One of the major drawbacks of NAT is its applicability in many applications. To overcome this problem in VoIP applications there are several mechanisms. Session Traversal of User Datagram Protocol through Network address translator(STUN) is a protocol used by VoIP utilities for communication between the machines hidden behind a NAT gateways. STUN is a client server protocol.
A STUN client which is behind a NAT gateway sends a binding request to a STUN server, which may be behind another NAT gateway. “Binding request” provides a way of knowing about the NAT and providing a mechanism for client to send “shared secret request” to server. The server response contains parameters like gateway IP/port and STUN server’s local IP/port. These messages provide mapping between local and NAT gateway IP addresses and ports. There could be a number of exchanges between client and server to understand the NAT geometry.
STUN message header contains various type of request and response messages including error detection. While exchanging binding message and/or shared secret message “Transaction Ids” are used to recognize different packets from each other. STUN servers can detect anomalies and respond with error messages. These servers can masquerade IP address or Port in response packet as requested by client in order to gain information about NAT configuration.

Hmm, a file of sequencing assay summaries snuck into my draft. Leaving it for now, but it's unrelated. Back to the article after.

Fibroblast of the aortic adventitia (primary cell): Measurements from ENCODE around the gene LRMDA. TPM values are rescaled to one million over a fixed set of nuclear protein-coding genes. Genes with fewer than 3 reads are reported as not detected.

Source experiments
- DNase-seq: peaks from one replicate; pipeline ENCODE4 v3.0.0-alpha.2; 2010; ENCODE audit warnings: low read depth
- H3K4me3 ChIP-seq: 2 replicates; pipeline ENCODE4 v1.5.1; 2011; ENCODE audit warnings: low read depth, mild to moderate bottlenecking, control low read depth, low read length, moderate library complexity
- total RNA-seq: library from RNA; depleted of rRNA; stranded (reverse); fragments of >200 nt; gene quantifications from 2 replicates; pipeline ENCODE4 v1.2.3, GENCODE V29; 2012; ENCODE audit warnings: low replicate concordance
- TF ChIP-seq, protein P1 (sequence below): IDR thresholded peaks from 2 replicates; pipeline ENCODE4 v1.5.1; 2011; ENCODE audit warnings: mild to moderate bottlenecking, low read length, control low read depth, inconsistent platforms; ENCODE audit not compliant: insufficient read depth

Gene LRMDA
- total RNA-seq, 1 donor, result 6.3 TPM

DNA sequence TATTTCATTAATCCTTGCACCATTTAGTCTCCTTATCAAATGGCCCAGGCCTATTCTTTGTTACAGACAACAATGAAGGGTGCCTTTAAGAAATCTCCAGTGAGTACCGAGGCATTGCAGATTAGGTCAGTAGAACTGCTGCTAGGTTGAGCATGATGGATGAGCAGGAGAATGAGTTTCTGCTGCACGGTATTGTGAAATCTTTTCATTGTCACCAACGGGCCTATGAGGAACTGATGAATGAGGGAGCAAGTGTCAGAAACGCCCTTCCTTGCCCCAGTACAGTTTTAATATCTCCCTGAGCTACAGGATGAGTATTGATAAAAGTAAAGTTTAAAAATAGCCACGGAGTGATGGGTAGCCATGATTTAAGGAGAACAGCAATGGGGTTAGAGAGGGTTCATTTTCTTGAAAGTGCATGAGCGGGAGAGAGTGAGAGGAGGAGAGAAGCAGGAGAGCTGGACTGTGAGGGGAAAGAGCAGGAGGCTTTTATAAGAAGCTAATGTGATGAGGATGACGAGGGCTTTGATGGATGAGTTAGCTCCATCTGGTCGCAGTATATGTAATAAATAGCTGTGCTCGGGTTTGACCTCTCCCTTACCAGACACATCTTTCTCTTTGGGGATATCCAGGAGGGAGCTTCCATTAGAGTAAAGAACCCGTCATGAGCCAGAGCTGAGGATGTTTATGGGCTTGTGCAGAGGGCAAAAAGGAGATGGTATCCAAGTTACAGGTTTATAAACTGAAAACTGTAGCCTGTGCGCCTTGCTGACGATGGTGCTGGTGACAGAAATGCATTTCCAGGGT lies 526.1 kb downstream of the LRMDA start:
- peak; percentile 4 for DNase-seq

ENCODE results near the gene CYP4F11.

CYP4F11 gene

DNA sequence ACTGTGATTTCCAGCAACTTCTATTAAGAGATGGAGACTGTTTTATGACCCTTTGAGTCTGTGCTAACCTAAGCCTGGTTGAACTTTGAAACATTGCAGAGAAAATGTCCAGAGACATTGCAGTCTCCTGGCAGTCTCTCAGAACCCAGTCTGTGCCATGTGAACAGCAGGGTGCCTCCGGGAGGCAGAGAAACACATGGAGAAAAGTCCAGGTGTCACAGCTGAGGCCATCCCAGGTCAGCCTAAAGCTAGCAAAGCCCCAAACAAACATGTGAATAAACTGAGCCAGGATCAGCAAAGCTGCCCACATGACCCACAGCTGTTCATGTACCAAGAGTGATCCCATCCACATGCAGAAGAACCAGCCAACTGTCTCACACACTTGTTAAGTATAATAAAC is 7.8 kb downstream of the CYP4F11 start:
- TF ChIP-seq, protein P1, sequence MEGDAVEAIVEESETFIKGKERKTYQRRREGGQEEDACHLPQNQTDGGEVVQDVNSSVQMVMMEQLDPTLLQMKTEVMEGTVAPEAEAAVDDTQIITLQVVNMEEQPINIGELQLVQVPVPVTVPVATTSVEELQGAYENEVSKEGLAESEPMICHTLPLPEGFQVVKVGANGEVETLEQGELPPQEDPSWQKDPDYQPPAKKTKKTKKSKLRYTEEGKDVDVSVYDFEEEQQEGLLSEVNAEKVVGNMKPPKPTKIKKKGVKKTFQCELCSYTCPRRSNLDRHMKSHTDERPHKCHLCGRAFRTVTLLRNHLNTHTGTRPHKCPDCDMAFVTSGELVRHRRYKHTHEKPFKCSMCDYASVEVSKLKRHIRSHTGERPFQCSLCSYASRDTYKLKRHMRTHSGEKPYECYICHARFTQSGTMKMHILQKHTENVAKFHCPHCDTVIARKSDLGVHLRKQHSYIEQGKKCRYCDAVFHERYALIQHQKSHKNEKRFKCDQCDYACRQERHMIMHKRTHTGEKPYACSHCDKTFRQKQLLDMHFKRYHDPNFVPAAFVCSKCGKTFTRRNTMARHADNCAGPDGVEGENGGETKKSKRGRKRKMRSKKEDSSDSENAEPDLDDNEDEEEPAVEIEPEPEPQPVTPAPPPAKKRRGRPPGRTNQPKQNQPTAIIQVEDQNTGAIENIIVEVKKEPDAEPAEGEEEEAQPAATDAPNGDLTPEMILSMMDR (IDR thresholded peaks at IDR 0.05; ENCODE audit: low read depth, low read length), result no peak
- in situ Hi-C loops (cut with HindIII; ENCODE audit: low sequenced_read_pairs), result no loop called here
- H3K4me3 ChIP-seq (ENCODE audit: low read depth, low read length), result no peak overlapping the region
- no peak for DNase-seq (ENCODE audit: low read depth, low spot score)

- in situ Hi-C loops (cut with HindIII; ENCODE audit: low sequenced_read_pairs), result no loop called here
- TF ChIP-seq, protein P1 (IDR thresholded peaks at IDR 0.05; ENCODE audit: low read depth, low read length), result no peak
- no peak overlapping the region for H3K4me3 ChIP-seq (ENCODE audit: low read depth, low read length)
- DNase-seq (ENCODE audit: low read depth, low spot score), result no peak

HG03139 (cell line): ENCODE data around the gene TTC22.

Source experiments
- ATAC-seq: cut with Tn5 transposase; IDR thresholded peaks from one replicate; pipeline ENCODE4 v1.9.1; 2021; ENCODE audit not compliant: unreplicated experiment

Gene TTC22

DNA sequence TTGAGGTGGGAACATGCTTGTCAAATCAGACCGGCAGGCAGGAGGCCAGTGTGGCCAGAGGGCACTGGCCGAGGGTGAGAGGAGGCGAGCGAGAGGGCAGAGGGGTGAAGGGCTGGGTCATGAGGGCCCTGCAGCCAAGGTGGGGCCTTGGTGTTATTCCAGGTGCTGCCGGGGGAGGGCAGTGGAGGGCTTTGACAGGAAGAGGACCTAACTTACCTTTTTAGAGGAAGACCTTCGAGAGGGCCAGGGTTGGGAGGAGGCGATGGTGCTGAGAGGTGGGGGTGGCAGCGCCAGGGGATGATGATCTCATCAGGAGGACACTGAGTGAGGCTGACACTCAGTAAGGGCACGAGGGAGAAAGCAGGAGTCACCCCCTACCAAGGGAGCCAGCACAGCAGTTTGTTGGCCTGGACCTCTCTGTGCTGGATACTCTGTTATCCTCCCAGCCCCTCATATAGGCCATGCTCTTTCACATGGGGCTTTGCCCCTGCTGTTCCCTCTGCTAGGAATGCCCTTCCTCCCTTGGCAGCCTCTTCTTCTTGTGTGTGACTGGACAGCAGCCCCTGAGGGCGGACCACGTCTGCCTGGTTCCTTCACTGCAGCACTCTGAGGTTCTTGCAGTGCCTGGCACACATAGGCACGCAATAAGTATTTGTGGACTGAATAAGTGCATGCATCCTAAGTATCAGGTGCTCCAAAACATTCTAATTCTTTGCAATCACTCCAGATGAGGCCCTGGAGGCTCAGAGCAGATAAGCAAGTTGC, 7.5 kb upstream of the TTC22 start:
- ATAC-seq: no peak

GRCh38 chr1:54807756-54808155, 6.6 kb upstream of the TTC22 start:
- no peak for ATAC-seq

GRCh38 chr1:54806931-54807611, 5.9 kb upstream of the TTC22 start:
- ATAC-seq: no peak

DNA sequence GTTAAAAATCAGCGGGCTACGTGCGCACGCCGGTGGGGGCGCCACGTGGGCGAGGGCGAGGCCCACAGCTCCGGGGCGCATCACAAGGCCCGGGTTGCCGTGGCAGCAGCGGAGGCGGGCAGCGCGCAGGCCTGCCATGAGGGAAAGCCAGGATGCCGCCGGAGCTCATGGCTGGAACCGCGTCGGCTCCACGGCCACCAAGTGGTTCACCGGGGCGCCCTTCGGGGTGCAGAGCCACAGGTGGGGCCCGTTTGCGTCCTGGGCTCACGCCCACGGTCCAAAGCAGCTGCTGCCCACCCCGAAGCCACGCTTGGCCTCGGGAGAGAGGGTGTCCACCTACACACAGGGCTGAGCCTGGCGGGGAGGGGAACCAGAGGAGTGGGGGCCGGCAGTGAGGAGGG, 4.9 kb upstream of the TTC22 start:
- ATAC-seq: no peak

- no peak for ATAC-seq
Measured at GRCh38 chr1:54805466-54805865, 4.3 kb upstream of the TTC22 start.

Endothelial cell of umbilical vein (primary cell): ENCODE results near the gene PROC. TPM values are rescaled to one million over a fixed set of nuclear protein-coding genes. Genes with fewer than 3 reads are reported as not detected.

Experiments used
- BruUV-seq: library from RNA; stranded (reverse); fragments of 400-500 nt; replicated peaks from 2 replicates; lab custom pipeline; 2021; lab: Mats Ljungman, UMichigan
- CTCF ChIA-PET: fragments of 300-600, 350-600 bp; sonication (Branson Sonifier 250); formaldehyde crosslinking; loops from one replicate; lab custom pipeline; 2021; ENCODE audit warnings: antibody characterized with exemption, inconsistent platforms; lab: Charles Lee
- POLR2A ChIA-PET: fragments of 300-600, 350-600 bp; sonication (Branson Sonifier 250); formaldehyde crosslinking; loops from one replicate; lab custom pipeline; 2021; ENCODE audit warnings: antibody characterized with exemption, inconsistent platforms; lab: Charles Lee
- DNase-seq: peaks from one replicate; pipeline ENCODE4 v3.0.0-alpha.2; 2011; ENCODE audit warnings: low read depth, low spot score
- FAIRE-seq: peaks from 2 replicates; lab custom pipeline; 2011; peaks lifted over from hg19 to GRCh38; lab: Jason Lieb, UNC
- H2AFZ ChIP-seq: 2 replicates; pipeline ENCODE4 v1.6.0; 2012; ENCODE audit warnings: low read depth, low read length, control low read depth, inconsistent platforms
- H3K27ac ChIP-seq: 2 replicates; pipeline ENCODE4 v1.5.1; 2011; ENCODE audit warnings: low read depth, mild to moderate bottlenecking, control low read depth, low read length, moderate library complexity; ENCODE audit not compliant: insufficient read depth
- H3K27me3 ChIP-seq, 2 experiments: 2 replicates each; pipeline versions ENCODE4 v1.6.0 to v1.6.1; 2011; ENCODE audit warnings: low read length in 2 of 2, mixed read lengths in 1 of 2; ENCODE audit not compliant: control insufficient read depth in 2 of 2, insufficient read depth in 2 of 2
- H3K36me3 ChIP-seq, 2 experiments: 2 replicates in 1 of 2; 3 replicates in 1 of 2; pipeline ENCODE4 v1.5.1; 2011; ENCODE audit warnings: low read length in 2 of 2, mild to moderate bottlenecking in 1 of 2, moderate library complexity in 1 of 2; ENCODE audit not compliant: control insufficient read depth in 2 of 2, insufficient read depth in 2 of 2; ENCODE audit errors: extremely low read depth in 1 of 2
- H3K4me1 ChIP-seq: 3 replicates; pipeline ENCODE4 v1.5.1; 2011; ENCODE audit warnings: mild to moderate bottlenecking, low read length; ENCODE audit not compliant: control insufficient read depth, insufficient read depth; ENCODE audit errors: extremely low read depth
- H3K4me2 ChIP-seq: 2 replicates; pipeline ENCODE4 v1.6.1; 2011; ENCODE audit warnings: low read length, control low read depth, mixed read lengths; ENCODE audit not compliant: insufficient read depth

STUN client uses DNS records to reach STUN servers. For reliability reasons the client keeps a timer to resend the binding request in case a response is not received within the timeout period. The response from the server determines next course of action. If an error response is returned client sends the error information to end user. Client keeps track of lifetime information about STUN session. In case of any changes in network configuration clients need to update the information. STUN does not deal with TCP packets and works only for control part of communication(e.g. SIP). It won’t work for all kinds of NAT, which is due to the inconsistent nature of NAT configuration.